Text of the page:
By Lilly Workneh (Article originally published on thegrio.com.)
Bayard Rustin was a key figure during the 1960s — he was a man who fought in social movements for both civil and gay rights.
As one of the few openly gay men active during the Civil Rights era, Rustin participated in the 1963 March on Washington and was the chief organizer of the historic event. The historic march took place 50 years ago this month. Rustin died in 1987 at the age of 75.
In light of the milestone anniversary, the National Black Justice Coalition — the nation’s top black lesbian, gay, bisexual and transgender civil rights organization — are honoring Rustin with the Bayard Rustin 2013 Commemoration project.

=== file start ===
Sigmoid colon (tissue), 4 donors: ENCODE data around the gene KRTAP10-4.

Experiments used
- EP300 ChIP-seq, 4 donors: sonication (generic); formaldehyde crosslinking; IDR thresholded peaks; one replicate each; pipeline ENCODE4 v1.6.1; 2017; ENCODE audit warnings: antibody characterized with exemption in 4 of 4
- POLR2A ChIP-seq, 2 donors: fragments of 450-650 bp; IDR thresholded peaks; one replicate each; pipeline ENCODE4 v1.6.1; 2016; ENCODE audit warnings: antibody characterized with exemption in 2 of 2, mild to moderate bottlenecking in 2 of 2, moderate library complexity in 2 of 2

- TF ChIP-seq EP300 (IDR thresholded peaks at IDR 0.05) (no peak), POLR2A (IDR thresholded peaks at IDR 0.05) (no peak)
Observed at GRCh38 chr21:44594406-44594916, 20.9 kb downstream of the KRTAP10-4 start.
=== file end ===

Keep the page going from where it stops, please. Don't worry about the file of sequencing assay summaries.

“NBJC has implemented a multi-tiered strategy to garner Rustin the recognition he deserves,” reads the project’s mission statement. “By harnessing the power of the media, mobilizing [b]lack LGBT youth, and petitioning for the Presidential Medal of Freedom, NBJC is committed to keeping Rustin’s legacy alive.”
To add to their efforts, the NBJC is also hosting a commemorative event, titled “A Tribute to Bayard Rustin and the 50th Anniversary of the 1963 March on Washington.”
The event will show a clip from the documentary Brother Outsider: The Life of Bayard Rustin. It is scheduled to take place on August 26 in Washington, DC.
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